• In "Icon", the nations of Rand and Caledonia had been locked in a Cold War for years, but when the SGC makes contact with the planet the balance is disrupted by religious extremists who manage to gain power when the activation of the Stargate "proves" that their religious views were correct. Their attempt to seize control of the Rand Protectorate sparked off the long-feared war with the Caledonia Federation, decimating the entire planet, and many blame the SGC for sparking the conflict. In the end, Jared Kane admits that SG-1 was, more or less, just the spark that lit the powder keg, and if not them then something would have brought the powers to war eventually.
    • The Ori arc in season nine begins when Daniel Jackson and Vala Mal Doran inform the Ori that there are humans in the Milky Way that have been shielded from them by the Ascended Ancients. Daniel in particular realizes that they have potentially just doomed the galaxy to subjugation by the Ori, and that it is their fault.
    • At the end of "Avalon Part 3", Harrid and Sallis, the two villagers who Daniel and Vala were inhabiting in the Ori Galaxy find themselves returned to their own bodies, seconds away from being burned alive for heresy.
    • In "Uninvited", the SGC discovers that it was their modifications to the Sodan armbands that created the giant, vicious creatures that have begun killing innocent people on three planets (including Earth).
  • Nice Job Fixing It, Villain!: In the spin-off novel Apocalypse trilogy, the Goa'uld Hestia is able to kill SG-1 and basically take control of the Milky Way, but then finds herself facing the threat of the Wraith, who retrieved Atlantis when it rose to the surface and discovered the way back to this galaxy. In an attempt to prevent this, Hestia went back in time and changed her plan to send SG-1 into the future so that she could use Jack's Ancient gene as part of her plan to counter the Wraith, which allowed SG-1 to not only kill Hestia and convince the Wraith to return to their galaxy, but also create a new timeline where they were never sent into the future and thus restore the true timeline (although the Bad Future depicted still exists for SG-1 to return to it).
  • No Biochemical Barriers:
    • The trope is generally played straight, as Earth humans and their descendants have no trouble eating various fruits, vegetables and meats from alien planets, breathing their air, and humans even interbreed with the Serrakin.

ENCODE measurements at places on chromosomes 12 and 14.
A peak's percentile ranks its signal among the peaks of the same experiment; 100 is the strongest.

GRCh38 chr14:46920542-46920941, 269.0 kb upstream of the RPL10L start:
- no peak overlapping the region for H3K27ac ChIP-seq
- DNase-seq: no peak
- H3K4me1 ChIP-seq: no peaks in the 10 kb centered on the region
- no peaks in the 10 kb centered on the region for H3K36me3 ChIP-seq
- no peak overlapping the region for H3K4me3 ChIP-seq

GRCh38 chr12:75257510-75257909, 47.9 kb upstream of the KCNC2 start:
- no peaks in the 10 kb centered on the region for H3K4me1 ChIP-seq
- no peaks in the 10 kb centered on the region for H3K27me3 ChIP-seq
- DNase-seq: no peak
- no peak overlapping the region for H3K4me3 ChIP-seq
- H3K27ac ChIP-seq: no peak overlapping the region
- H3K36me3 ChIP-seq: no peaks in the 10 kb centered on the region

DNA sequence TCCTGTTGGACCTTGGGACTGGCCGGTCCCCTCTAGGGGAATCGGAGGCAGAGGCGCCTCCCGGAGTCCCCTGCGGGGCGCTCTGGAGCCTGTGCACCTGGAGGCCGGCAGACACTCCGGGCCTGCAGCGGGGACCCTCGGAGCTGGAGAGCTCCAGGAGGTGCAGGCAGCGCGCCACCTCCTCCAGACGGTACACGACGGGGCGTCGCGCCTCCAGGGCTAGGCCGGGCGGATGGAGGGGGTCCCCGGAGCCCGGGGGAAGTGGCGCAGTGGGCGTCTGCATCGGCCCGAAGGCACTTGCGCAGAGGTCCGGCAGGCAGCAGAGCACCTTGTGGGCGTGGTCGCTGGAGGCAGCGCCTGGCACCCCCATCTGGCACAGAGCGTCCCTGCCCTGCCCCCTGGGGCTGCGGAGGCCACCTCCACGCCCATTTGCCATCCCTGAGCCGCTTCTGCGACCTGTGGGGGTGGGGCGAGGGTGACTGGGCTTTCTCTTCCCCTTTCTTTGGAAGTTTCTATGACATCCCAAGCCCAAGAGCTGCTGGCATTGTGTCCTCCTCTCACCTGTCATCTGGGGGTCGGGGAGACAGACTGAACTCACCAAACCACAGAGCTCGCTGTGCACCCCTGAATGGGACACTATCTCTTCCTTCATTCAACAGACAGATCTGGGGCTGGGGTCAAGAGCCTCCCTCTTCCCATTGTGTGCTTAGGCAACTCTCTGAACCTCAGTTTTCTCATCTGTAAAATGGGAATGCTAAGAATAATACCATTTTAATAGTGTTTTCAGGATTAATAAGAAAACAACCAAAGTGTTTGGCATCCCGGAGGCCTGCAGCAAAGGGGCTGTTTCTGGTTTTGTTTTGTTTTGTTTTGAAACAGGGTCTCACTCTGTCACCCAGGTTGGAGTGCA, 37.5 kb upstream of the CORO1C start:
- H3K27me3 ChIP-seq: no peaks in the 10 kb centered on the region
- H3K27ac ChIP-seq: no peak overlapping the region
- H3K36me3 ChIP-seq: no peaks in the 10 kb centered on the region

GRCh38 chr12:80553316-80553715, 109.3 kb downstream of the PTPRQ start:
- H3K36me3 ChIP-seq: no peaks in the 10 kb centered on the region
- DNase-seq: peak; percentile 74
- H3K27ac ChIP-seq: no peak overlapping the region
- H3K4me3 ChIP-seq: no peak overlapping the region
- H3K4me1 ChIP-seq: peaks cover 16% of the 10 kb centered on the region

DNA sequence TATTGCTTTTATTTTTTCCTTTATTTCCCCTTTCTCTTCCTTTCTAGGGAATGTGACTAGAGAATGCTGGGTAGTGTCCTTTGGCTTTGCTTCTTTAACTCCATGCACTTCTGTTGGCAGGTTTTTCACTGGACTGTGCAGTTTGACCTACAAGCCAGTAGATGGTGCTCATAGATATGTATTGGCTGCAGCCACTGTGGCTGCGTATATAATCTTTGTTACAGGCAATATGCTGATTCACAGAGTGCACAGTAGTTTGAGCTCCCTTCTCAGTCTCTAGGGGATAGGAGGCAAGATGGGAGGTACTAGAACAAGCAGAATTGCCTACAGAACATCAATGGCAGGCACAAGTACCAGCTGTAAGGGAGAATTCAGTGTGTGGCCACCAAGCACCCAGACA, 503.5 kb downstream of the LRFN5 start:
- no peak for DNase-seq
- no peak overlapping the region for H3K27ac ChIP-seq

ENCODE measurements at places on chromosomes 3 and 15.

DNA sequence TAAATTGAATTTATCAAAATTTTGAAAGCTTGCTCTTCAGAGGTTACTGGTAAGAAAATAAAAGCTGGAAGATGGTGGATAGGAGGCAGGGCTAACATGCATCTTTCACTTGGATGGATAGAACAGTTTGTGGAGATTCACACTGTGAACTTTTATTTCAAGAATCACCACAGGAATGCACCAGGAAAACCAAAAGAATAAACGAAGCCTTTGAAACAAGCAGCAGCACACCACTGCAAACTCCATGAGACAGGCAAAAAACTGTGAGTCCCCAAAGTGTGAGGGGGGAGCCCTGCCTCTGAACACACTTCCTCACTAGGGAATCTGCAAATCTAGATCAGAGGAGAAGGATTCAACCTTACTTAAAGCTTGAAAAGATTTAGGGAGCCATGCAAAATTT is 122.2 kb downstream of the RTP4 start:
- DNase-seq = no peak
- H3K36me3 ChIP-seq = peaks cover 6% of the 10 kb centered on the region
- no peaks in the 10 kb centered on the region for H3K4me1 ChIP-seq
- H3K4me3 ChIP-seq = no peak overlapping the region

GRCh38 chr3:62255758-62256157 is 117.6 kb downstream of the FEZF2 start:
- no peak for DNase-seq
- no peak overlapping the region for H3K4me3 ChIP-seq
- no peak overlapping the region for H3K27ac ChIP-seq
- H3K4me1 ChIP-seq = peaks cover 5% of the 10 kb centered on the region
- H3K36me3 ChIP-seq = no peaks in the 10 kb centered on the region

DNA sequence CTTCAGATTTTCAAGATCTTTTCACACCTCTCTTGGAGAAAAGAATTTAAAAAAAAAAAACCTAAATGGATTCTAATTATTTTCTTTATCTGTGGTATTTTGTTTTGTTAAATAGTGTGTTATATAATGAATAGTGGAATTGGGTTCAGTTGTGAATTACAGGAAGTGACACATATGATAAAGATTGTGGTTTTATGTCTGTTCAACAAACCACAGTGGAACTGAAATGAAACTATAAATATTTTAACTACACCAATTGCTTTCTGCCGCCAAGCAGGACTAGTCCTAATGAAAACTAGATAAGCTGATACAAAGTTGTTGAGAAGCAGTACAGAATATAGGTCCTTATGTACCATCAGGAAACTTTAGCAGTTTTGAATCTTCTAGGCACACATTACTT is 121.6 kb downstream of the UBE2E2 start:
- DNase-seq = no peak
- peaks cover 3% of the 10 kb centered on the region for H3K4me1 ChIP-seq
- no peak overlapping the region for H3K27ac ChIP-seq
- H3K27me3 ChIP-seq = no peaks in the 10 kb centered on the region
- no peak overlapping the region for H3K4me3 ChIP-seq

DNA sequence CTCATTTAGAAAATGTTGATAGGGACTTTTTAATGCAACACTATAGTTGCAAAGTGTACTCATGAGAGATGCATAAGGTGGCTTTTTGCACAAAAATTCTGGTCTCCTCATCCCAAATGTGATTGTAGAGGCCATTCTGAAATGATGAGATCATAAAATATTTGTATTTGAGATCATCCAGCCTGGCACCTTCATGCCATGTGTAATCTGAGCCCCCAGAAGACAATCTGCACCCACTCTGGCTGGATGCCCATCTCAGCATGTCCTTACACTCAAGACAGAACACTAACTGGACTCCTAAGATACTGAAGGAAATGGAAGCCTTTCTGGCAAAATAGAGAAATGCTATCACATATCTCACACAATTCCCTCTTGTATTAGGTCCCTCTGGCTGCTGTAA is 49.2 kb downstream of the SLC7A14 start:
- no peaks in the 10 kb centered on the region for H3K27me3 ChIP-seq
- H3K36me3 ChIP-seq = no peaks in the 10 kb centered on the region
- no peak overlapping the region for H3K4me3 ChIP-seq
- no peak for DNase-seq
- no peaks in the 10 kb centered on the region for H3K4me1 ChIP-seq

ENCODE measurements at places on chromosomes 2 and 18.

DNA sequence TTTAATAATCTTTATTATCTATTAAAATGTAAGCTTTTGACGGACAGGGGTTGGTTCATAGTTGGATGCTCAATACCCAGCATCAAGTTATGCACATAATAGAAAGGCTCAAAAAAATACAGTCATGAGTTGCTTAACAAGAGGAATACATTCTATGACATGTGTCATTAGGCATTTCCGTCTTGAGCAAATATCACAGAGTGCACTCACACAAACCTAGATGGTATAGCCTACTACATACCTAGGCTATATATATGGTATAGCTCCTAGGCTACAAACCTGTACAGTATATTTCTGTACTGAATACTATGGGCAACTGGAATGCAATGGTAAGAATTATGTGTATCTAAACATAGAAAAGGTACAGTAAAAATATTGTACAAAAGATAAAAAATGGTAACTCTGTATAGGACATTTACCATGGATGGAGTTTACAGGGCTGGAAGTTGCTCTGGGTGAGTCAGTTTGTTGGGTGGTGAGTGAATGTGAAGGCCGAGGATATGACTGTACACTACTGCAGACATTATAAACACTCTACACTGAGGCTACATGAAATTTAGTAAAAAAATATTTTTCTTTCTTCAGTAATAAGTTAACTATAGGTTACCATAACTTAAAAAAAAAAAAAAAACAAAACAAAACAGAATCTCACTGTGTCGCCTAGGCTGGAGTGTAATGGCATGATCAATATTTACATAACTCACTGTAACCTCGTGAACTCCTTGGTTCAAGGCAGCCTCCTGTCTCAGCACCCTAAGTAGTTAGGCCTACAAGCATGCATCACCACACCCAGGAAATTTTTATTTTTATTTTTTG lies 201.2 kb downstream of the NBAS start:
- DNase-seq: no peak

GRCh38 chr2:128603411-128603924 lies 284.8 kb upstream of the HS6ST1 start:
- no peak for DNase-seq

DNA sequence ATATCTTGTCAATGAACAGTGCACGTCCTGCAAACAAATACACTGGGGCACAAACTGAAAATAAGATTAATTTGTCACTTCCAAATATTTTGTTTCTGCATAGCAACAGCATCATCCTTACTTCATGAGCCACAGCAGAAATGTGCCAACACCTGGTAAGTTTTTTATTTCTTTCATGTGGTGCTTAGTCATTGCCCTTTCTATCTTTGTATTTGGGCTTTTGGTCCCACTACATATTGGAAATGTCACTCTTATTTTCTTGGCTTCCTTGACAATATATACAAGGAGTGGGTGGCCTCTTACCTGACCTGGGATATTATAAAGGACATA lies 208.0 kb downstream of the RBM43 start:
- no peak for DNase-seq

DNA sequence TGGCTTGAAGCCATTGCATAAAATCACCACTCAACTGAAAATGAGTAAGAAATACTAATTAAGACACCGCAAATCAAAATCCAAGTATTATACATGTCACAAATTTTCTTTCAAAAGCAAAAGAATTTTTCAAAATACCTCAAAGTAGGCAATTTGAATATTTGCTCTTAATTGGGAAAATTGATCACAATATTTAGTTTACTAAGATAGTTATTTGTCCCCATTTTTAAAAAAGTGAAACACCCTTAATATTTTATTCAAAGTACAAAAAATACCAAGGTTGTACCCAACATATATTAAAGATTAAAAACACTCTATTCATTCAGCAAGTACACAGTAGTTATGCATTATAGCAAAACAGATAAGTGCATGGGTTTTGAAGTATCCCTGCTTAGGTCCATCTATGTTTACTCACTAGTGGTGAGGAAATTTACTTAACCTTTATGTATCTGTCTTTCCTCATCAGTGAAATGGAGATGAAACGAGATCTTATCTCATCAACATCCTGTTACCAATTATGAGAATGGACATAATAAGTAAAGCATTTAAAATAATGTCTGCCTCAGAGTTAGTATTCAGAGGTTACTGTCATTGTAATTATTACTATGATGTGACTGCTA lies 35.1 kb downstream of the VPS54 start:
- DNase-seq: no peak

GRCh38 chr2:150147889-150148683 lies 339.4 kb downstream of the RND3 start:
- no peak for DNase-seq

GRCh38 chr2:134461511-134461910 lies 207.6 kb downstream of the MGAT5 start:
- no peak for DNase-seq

• The Goa'uld are able to infest and control numerous different species from different planets, and even of drastically different physiology. It is noted that, prior to the Jaffa (who are engineered as living incubators), Goa'uld bonding with humans had a much lower success rate. Their original hosts were the Unas, which they evolved alongside with on the same planet.
  • Noble Demon:
    • The System Lord Yu. His main base of power is one of the furthest from Earth, so they aren't quite antagonistic neighbors. He gives them respect when they save his life and, like Ba'al, would work with them if their interests align.
    • Ba'al, at least when his goals and SG-1's are aligned.
  • No Budget: An In-Universe example with Wormhole X-Treme!, and like everything else surrounding it almost certainly a deliberate parody. The actor playing Jack's expy in WXT asks show creator Martin Lloyd what color Slow Laser his gun shoots. Martin tells him they can't afford a beam so they're just using sound effects.
  • No Good Deed Goes Unpunished: Orlin got a particularly raw deal when he descended to a mortal form in order to provide valuable intel on the Ori and helped to develop a cure for the Prior plague. For his troubles, he not only became trapped in his mortal form, but also suffered permanent brain damage, consigning him to spend the rest of his life (which is considerable, as he came back as a 12-year-old boy) in a sanitarium.
  • No Gravity for You: Does not appear in the show proper, but rather the Show Within a Show that is made about the Stargate crew. Such elaborate tactics are unnecessary in the regular series since they, you know, have guns.
  • Nom de Guerre: Cameron Mitchell was given the call-sign "Shaft" when he was an F-302 pilot stationed aboard the Prometheus. Off Carter's look, he explained that it came from the term "camshaft", which is a mechanical part that resembles the shortening of his first name.